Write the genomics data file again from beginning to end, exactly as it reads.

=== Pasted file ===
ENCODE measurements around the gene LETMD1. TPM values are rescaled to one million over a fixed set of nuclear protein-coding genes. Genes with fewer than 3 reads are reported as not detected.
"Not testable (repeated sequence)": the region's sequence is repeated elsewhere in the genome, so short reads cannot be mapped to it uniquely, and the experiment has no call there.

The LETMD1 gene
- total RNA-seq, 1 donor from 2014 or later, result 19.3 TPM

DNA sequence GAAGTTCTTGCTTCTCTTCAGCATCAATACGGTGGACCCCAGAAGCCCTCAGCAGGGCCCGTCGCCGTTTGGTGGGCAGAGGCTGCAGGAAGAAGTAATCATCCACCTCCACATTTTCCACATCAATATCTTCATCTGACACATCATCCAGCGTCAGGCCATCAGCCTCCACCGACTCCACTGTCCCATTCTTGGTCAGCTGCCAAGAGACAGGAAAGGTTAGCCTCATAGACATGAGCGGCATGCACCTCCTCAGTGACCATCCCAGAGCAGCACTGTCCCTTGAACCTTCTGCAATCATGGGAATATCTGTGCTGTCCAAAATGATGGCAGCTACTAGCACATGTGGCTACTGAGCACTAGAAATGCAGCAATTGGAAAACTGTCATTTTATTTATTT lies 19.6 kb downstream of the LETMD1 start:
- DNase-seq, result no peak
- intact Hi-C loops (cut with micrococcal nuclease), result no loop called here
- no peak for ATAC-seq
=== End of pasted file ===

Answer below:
ENCODE measurements around the gene LETMD1. TPM values are rescaled to one million over a fixed set of nuclear protein-coding genes. Genes with fewer than 3 reads are reported as not detected.
"Not testable (repeated sequence)": the region's sequence is repeated elsewhere in the genome, so short reads cannot be mapped to it uniquely, and the experiment has no call there.

The LETMD1 gene
- total RNA-seq, 1 donor from 2014 or later, result 19.3 TPM

DNA sequence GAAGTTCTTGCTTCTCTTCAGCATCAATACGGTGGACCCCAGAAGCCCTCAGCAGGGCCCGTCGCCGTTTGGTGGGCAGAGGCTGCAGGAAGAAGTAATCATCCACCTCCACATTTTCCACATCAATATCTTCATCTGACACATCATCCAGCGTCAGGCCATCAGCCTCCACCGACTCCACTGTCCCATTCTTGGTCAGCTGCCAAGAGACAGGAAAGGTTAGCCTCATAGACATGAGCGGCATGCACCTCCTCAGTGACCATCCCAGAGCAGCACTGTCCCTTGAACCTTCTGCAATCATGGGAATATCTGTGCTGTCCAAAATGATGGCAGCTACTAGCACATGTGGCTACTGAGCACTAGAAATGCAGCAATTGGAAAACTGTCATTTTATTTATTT lies 19.6 kb downstream of the LETMD1 start:
- DNase-seq, result no peak
- intact Hi-C loops (cut with micrococcal nuclease), result no loop called here
- no peak for ATAC-seq